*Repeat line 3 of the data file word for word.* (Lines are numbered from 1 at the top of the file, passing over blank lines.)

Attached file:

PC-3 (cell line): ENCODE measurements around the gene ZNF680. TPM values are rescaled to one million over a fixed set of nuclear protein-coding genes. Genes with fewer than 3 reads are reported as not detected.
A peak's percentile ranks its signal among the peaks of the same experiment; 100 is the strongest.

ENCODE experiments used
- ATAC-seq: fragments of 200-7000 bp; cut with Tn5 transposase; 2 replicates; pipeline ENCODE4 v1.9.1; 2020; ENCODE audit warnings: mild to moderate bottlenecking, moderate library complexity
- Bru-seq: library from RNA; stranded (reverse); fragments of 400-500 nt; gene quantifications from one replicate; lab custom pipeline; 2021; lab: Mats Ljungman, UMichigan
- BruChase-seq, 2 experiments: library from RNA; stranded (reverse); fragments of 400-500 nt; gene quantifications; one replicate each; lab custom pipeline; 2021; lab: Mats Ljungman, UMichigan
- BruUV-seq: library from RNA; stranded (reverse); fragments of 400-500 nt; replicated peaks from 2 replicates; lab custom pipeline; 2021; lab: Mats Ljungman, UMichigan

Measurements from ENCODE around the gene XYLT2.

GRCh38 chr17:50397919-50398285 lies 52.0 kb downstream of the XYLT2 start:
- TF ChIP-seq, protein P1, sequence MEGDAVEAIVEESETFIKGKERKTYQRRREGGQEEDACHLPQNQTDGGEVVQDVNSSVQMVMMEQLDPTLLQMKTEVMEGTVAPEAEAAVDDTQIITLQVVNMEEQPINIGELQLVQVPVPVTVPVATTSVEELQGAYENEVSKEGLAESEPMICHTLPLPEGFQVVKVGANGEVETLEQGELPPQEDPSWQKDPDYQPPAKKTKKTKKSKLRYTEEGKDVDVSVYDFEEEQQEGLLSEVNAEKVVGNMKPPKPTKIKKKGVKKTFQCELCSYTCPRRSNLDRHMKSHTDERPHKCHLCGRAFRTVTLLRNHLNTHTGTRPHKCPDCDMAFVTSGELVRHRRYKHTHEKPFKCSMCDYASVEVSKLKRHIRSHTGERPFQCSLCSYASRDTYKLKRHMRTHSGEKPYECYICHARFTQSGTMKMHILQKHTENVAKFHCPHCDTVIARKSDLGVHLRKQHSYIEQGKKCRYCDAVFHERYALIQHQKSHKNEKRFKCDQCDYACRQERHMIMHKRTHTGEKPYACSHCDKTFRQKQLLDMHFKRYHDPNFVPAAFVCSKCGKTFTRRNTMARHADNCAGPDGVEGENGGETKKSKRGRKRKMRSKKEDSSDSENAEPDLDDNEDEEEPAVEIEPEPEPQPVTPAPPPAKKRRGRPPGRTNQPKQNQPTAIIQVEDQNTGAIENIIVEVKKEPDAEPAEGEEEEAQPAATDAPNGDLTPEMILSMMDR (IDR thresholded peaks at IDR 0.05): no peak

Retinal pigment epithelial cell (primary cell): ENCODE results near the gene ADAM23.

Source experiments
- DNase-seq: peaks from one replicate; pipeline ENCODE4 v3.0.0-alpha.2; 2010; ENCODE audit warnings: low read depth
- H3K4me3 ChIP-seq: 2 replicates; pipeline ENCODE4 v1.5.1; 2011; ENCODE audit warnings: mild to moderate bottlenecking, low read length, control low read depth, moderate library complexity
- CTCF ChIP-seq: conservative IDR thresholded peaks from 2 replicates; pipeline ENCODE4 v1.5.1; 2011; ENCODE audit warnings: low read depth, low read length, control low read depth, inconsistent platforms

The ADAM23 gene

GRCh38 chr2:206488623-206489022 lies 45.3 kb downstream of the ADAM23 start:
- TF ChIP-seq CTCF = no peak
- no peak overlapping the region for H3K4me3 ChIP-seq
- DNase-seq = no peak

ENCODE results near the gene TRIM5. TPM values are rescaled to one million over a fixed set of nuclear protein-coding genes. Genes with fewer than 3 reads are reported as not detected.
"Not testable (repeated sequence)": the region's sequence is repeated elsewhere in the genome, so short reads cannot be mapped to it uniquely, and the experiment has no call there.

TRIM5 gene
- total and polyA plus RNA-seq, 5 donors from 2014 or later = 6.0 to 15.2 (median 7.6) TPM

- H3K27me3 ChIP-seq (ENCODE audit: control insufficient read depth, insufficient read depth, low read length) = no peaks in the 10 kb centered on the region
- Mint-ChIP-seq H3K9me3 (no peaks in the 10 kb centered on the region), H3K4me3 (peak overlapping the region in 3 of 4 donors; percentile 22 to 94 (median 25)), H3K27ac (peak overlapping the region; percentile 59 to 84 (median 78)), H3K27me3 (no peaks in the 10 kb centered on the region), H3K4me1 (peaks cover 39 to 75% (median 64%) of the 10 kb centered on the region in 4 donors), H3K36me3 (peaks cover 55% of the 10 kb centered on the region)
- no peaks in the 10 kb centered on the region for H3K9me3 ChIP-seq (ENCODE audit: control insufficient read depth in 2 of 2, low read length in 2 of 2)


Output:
ENCODE experiments used